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Pranab: no compromise on independent foreign policy

Special Correspondent

NEW DELHI: Sent in first to defend the government during the trust vote, External Affairs Minister Pranab Mukherjee on Monday flayed Leader of the Opposition L.K. Advani’s “inquest” on the performance of the United Progressive Alliance (UPA), while urging the Left parties not to strengthen saffron forces by joining hands with the Bharatiya Janata Party (BJP).

Likening the clearances from the International Atomic Energy Agency (IAEA) and Nuclear Suppliers Group to a “passport and visa,” the Minister sought support to acquire these. “Then we will decide if we should travel and with whom,” he said; pointing out that India would not be able to access nuclear commerce — even with friends like Russia and France — without the nuclear deal with the United States.

Admitting to prescriptive provisions in the Hyde Act that were unacceptable to India, he said: “We can never compromise on our independent foreign policy” and added that there was no mention of it in the 123 Agreement.

About the refusal to share the draft of the India-specific Safeguards Agreement with the Left parties, his contention was that the government could not disclose it because the IAEA bound itself to secrecy.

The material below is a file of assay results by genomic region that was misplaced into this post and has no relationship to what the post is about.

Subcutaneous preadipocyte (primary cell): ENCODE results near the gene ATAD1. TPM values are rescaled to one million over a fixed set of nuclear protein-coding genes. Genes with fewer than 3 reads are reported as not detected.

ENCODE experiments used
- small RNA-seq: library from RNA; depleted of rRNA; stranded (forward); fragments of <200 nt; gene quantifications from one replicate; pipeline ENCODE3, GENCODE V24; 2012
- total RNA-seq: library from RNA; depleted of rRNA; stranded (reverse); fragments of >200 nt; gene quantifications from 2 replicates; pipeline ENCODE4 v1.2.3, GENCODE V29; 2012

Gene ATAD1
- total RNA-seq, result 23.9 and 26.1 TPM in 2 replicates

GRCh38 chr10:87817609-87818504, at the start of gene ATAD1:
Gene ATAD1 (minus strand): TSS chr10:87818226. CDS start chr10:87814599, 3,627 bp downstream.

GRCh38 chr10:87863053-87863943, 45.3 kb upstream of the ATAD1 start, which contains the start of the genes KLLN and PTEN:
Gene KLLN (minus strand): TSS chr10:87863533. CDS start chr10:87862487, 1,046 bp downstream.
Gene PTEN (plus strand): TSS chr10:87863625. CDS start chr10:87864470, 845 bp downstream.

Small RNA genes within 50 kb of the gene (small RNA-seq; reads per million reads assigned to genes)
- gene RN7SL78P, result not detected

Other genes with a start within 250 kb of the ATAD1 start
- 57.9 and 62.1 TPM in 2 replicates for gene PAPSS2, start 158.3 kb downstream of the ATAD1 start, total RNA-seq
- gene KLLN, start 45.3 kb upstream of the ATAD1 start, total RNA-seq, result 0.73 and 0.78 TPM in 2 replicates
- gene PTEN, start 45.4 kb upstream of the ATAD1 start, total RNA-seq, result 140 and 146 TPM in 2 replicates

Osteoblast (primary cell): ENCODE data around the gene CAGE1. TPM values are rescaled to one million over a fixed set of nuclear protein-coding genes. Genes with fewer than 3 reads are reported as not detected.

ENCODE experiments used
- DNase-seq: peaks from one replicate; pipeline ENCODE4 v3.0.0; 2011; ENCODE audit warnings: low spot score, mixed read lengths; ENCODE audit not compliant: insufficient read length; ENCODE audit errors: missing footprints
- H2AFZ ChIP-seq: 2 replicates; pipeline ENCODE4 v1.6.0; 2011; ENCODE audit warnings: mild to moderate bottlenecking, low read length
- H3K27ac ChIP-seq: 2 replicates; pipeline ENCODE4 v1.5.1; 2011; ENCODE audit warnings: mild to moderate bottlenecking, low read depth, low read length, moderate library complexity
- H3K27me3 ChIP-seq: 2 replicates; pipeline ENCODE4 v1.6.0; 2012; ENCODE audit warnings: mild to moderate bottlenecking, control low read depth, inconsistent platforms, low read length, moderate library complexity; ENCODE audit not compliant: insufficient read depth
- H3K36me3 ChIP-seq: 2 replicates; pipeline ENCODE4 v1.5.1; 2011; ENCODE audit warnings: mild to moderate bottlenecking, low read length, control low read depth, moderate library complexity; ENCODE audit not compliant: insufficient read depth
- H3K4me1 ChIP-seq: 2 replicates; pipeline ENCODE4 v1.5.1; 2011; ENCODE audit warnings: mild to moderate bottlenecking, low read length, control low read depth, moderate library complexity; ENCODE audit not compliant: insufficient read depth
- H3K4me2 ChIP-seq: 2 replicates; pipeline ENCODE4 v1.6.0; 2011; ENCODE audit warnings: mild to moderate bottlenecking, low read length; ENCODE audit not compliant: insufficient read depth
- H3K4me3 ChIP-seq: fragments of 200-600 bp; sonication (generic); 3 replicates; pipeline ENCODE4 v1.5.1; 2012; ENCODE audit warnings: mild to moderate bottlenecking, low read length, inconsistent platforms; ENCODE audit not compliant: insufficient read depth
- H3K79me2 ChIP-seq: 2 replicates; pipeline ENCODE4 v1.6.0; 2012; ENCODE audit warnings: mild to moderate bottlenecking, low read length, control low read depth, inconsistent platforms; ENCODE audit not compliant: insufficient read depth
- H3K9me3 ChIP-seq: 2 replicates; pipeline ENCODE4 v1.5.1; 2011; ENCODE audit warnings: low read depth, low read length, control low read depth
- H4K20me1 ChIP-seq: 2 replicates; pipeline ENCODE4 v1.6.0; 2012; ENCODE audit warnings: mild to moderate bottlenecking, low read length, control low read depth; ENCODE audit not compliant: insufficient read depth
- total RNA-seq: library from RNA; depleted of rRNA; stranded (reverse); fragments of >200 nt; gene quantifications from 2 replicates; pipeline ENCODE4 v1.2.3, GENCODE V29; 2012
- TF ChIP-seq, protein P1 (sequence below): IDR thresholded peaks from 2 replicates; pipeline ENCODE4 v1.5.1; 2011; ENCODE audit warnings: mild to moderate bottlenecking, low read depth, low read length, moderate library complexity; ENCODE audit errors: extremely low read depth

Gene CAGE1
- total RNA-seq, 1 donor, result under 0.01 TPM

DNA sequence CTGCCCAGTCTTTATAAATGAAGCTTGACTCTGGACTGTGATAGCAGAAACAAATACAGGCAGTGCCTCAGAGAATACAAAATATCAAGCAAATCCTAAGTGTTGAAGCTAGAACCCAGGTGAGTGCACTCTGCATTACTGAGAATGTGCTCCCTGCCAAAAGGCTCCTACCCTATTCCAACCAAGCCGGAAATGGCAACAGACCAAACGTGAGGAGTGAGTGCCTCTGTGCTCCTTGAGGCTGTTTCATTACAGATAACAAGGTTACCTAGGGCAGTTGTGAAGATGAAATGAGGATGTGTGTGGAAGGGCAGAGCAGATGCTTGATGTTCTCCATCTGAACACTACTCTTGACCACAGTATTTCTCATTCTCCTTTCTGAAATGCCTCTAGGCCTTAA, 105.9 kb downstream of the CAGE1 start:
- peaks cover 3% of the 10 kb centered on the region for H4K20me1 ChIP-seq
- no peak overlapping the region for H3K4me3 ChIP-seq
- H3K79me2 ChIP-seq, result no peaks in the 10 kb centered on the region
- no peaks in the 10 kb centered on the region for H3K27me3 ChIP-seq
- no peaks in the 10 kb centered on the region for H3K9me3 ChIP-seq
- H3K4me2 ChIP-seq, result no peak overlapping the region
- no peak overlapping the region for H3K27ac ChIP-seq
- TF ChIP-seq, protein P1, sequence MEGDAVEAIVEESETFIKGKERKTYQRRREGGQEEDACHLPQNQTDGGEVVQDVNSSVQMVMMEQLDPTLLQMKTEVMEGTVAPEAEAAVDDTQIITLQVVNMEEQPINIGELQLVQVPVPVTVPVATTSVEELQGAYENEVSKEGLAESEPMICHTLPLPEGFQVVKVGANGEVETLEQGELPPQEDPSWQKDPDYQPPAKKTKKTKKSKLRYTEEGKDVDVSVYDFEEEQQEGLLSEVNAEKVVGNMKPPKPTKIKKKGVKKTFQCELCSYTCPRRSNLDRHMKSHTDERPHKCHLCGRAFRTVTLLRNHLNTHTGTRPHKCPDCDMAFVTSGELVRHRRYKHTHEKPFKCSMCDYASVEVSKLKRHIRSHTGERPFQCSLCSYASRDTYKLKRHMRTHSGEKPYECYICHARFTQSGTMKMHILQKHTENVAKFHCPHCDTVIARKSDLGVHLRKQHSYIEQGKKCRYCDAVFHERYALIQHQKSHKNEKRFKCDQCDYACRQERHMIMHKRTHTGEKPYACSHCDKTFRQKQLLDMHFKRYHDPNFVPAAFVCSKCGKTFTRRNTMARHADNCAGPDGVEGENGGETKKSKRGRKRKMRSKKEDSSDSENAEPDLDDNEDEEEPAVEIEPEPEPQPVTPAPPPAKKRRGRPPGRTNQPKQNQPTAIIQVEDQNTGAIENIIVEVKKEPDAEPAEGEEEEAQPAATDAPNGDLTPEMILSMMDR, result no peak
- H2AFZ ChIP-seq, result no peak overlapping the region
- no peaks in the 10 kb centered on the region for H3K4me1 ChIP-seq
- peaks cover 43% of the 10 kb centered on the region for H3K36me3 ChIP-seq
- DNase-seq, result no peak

“That is why the UPA chairperson nominated only Cabinet Ministers from various parties to the UPA-Left Coordination Committee. We shared the substantive provisions of the frozen text with the Left parties and put it up on the website the moment it was circulated among the IAEA Board of Governors.”

Maintaining that the government approached the IAEA only after the Left parties announced withdrawal of support, the Minister dwelt on the benefits of nuclear energy vis-À-vis other options.

He cited the example of France to show how that country met 79 per cent of its energy requirements through nuclear fuel despite stiff opposition at first.

Earlier, challenging Mr. Advani’s claim that the BJP had never destabilised governments, Mr. Mukherjee wanted to know if the Opposition leader had forgotten his party’s role in bringing down the V.P. Singh government.

Saying that the Opposition leader should get his facts right, the Minister referred to Mr. Advani’s comment that the former Prime Ministers, Jawaharlal Nehru and Morarji Desai, were against India signing the Nuclear Non-Proliferation Treaty (NPT). “Mr. Nehru died in 1964. The NPT came into force in 1970. How can a dead man express his opinion?”

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